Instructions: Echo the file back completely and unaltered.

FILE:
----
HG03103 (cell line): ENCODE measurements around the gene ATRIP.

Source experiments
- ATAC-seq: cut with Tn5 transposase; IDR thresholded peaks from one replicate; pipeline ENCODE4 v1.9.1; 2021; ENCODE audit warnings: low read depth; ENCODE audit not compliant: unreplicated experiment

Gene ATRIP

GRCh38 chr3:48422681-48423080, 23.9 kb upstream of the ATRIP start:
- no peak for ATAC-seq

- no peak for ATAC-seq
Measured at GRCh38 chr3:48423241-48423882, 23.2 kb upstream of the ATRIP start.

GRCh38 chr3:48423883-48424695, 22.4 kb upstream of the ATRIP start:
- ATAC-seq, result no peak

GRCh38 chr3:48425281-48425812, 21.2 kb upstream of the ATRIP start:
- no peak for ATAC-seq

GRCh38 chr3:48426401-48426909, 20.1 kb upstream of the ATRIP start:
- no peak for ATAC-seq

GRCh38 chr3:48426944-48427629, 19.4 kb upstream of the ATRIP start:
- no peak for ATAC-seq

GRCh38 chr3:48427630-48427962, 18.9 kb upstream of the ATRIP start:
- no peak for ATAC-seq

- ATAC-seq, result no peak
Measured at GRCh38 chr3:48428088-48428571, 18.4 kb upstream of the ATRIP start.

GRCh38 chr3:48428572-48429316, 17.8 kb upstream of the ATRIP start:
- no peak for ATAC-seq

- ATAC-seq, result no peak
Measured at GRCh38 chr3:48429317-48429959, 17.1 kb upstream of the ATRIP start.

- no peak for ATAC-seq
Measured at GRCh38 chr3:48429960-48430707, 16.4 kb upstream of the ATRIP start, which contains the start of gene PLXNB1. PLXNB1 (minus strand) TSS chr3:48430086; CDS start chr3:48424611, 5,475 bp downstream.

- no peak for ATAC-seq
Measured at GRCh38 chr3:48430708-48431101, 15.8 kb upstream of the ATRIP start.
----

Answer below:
HG03103 (cell line): ENCODE measurements around the gene ATRIP.

Source experiments
- ATAC-seq: cut with Tn5 transposase; IDR thresholded peaks from one replicate; pipeline ENCODE4 v1.9.1; 2021; ENCODE audit warnings: low read depth; ENCODE audit not compliant: unreplicated experiment

Gene ATRIP

GRCh38 chr3:48422681-48423080, 23.9 kb upstream of the ATRIP start:
- no peak for ATAC-seq

- no peak for ATAC-seq
Measured at GRCh38 chr3:48423241-48423882, 23.2 kb upstream of the ATRIP start.

GRCh38 chr3:48423883-48424695, 22.4 kb upstream of the ATRIP start:
- ATAC-seq, result no peak

GRCh38 chr3:48425281-48425812, 21.2 kb upstream of the ATRIP start:
- no peak for ATAC-seq

GRCh38 chr3:48426401-48426909, 20.1 kb upstream of the ATRIP start:
- no peak for ATAC-seq

GRCh38 chr3:48426944-48427629, 19.4 kb upstream of the ATRIP start:
- no peak for ATAC-seq

GRCh38 chr3:48427630-48427962, 18.9 kb upstream of the ATRIP start:
- no peak for ATAC-seq

- ATAC-seq, result no peak
Measured at GRCh38 chr3:48428088-48428571, 18.4 kb upstream of the ATRIP start.

GRCh38 chr3:48428572-48429316, 17.8 kb upstream of the ATRIP start:
- no peak for ATAC-seq

- ATAC-seq, result no peak
Measured at GRCh38 chr3:48429317-48429959, 17.1 kb upstream of the ATRIP start.

- no peak for ATAC-seq
Measured at GRCh38 chr3:48429960-48430707, 16.4 kb upstream of the ATRIP start, which contains the start of gene PLXNB1. PLXNB1 (minus strand) TSS chr3:48430086; CDS start chr3:48424611, 5,475 bp downstream.

- no peak for ATAC-seq
Measured at GRCh38 chr3:48430708-48431101, 15.8 kb upstream of the ATRIP start.